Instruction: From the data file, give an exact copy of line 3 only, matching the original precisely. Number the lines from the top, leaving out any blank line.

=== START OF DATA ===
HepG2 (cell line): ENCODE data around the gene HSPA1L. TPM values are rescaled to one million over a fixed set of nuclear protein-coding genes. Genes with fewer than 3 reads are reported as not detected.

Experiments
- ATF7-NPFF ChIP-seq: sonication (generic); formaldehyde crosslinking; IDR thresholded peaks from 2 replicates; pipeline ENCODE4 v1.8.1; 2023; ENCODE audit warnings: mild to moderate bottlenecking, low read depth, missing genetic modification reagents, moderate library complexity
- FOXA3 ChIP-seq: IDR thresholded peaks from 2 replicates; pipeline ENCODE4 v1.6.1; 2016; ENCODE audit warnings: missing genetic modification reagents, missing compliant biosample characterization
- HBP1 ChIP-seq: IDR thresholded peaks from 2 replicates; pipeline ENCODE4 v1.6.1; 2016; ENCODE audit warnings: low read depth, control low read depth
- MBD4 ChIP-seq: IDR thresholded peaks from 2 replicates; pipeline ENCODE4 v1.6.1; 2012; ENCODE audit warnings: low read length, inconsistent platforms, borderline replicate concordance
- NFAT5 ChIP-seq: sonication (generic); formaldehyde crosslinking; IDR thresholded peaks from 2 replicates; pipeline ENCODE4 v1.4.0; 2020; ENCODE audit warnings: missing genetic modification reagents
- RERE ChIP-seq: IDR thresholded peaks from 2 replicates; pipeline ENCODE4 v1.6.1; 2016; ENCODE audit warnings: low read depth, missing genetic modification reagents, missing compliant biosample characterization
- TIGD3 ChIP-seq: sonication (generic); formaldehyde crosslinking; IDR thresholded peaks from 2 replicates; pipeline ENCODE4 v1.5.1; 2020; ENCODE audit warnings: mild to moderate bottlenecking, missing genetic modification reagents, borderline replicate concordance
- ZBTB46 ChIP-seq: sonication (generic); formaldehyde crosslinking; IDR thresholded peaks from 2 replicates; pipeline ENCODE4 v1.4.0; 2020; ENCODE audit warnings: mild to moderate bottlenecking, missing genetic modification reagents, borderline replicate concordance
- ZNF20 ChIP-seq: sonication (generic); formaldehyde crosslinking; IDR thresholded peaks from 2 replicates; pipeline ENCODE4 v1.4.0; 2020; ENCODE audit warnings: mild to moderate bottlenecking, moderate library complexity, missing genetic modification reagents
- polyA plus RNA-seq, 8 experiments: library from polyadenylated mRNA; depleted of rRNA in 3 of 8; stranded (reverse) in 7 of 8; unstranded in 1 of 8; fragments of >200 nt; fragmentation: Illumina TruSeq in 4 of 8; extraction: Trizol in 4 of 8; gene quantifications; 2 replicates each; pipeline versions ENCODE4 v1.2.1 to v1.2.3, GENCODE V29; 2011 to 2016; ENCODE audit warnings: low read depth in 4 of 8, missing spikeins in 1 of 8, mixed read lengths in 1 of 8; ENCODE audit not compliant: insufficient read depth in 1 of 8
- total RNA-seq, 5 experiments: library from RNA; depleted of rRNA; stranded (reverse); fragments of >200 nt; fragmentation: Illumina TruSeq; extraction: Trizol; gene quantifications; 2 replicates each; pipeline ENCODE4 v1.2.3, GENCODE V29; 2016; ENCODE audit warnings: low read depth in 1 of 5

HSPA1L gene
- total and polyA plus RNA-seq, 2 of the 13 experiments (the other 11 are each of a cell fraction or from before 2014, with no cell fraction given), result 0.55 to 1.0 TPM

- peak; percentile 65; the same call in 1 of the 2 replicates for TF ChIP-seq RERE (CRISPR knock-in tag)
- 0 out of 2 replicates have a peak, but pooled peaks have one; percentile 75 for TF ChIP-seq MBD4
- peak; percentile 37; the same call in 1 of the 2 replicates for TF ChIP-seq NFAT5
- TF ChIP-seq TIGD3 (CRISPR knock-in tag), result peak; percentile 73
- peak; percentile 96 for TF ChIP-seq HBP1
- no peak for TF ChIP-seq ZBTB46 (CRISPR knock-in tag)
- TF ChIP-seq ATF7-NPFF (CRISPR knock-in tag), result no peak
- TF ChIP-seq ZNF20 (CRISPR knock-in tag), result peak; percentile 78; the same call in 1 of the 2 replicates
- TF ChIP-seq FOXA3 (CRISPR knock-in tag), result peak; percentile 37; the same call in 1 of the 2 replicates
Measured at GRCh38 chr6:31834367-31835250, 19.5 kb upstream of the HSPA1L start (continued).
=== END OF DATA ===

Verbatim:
- ATF7-NPFF ChIP-seq: sonication (generic); formaldehyde crosslinking; IDR thresholded peaks from 2 replicates; pipeline ENCODE4 v1.8.1; 2023; ENCODE audit warnings: mild to moderate bottlenecking, low read depth, missing genetic modification reagents, moderate library complexity